Yesterday, Ming Wang penned this fabulous piece on Greg Smith, articulating the big man’s progress this year. On one point, however, I disagree:
While Smith lacks even a rudimentary post-game or a spot up jumper, the ability to score as a roll man can pay huge dividends for a team offensively (see Tyson Chandler on the Knicks).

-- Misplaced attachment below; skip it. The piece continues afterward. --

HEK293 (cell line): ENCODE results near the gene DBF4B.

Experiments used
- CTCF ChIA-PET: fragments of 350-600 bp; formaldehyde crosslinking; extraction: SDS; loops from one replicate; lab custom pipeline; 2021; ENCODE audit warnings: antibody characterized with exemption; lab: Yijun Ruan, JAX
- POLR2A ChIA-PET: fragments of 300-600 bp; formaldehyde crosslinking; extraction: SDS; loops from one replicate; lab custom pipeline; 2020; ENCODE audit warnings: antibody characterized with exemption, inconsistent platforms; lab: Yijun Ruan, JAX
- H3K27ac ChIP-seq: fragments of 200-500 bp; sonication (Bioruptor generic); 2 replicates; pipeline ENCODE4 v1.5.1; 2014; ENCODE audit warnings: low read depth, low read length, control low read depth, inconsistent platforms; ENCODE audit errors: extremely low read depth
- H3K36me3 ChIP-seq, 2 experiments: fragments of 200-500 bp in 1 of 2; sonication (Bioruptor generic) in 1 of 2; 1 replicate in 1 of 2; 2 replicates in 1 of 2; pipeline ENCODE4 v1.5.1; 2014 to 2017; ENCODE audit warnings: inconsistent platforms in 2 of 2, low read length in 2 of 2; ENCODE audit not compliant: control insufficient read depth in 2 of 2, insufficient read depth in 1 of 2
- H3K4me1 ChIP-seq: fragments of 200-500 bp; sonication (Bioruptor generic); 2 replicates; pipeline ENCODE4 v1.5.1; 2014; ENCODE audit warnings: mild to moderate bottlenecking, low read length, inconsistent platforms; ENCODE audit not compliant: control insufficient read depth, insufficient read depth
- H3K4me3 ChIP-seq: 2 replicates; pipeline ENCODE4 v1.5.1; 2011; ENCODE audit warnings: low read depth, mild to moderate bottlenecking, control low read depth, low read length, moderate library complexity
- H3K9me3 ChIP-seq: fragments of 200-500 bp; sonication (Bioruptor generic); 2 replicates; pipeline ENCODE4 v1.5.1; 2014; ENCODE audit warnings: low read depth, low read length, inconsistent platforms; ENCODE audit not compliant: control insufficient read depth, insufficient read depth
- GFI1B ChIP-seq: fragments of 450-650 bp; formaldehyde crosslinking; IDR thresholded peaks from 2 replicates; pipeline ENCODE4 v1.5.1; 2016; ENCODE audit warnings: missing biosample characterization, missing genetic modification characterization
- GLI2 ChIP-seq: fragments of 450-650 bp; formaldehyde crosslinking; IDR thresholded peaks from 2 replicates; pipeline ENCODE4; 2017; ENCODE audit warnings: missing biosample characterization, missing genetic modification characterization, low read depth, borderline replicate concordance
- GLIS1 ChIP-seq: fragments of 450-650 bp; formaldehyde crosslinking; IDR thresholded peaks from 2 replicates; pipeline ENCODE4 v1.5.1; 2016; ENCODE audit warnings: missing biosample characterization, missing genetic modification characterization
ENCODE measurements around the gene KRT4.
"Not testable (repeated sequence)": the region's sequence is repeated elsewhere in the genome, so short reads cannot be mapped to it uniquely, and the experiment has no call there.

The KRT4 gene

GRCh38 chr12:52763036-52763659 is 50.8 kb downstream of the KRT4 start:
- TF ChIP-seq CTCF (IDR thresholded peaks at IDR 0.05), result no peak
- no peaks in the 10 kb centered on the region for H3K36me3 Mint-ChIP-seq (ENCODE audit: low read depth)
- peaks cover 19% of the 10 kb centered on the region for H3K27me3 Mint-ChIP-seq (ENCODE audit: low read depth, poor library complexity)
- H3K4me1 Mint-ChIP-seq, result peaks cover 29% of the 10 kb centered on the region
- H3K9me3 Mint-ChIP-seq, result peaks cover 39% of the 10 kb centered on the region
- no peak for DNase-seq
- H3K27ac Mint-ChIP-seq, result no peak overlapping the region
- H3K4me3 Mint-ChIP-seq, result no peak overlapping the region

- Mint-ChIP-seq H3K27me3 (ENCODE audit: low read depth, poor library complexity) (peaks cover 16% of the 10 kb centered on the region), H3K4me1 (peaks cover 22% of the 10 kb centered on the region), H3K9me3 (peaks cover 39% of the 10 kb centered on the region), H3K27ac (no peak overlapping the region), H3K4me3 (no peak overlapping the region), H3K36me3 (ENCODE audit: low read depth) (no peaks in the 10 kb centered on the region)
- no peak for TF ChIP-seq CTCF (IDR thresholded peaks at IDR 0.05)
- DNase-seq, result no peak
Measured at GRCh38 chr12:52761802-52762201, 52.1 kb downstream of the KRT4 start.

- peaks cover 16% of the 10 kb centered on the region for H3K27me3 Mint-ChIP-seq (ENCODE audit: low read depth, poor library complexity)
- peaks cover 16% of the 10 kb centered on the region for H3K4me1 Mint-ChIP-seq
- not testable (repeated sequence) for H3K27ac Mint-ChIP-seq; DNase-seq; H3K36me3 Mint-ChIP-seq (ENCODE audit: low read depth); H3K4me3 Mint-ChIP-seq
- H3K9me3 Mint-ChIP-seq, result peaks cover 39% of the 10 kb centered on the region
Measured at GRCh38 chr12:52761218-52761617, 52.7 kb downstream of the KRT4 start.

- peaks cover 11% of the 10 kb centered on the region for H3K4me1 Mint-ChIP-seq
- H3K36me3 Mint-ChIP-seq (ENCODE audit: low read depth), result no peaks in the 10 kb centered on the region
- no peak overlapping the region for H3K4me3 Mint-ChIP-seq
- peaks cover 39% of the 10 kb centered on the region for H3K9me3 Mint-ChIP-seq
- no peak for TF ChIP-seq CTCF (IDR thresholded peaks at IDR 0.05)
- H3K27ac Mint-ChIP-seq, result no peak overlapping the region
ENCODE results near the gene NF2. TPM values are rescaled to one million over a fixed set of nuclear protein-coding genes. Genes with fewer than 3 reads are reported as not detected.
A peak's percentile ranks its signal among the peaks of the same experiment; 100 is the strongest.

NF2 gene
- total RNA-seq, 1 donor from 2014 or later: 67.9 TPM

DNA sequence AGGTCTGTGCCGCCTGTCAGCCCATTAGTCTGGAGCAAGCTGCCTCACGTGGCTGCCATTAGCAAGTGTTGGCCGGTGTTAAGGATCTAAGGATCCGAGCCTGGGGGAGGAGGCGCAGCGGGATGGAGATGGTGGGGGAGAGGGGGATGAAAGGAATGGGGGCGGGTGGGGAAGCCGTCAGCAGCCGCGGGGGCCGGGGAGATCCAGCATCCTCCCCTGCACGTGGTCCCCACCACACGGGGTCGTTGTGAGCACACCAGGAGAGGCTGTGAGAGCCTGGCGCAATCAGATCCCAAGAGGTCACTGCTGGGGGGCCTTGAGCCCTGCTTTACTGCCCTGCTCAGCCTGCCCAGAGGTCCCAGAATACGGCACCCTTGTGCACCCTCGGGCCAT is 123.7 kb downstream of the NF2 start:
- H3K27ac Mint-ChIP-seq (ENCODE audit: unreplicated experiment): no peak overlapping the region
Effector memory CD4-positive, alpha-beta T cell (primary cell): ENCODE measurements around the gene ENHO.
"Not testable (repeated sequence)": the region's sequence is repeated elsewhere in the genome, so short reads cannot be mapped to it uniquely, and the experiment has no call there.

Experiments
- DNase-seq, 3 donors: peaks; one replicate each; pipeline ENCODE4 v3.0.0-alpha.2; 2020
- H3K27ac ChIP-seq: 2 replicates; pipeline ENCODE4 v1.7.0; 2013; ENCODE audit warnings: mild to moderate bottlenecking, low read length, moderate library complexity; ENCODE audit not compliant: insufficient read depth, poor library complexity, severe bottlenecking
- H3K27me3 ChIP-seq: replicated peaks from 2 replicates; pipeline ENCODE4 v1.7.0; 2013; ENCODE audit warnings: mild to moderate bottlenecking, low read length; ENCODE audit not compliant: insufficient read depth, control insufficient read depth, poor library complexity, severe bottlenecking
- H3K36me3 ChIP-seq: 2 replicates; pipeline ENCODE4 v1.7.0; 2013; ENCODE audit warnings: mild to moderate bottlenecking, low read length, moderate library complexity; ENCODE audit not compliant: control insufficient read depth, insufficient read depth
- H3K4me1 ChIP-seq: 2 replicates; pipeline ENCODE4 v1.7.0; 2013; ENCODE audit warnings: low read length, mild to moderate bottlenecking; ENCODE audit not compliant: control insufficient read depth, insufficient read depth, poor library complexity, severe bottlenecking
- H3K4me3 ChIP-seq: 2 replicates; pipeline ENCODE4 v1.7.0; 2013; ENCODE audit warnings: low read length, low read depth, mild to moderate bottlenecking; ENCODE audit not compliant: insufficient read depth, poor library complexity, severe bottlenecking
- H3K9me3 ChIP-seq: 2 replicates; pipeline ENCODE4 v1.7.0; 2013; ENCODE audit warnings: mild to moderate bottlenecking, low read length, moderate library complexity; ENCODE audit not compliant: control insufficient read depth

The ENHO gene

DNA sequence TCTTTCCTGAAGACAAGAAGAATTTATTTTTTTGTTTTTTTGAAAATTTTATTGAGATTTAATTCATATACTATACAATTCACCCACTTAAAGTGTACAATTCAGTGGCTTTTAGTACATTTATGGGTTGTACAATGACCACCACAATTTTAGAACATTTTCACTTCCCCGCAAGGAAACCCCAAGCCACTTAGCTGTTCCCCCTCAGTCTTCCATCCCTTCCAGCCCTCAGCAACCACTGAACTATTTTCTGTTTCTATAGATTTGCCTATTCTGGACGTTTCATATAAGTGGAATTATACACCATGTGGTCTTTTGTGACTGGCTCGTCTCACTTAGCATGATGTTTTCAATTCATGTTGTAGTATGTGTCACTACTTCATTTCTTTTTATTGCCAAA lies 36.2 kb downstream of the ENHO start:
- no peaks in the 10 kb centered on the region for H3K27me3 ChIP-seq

I had actually planned to write on the very topic of Smith’s offensive repertoire last week after noticing a few things during a particular home game, but never got around to it. On one night–my memory on these things really escapes me these days–I distinctly recall Smith facing up his man a few feet out from the basket, turning, and then nailing a turnaround. Later in the same game, he caught it in the post and delivered a baby hook over his left shoulder.I’m still in search for the word I want to properly describe what I saw from those two moves. I’m not sure one exists. It was just this ‘fluidity’ or ‘flexibility’ that no Rockets big man (save for Luis Scola) has had for some time. Even those words aren’t appropriate.You know how when Patrick Patterson or Omer Asik make a move, even though they’re moving, it almost seems like their joints won’t move? Seriously. When most bigs nowadays, or at least recent Rockets bigs, have worked in the post, it’s almost looked like there was some sort of medical condition which didn’t allow their wrists to bend. They would/will take hook shots, but it almost appears as if they are just throwing the ball at the basket rather than shooting it.That’s not the case with Smith. He has that angular ‘bendiness’ to his movements which make things seem so promising. That quality, coupled with his size, makes one really hope that the Rockets make the proper investments into this prospect. As the season progresses, I’d really like to see Smith get one or two reps in the post per game, just to see how he handles it. He’s been up to the task thus far.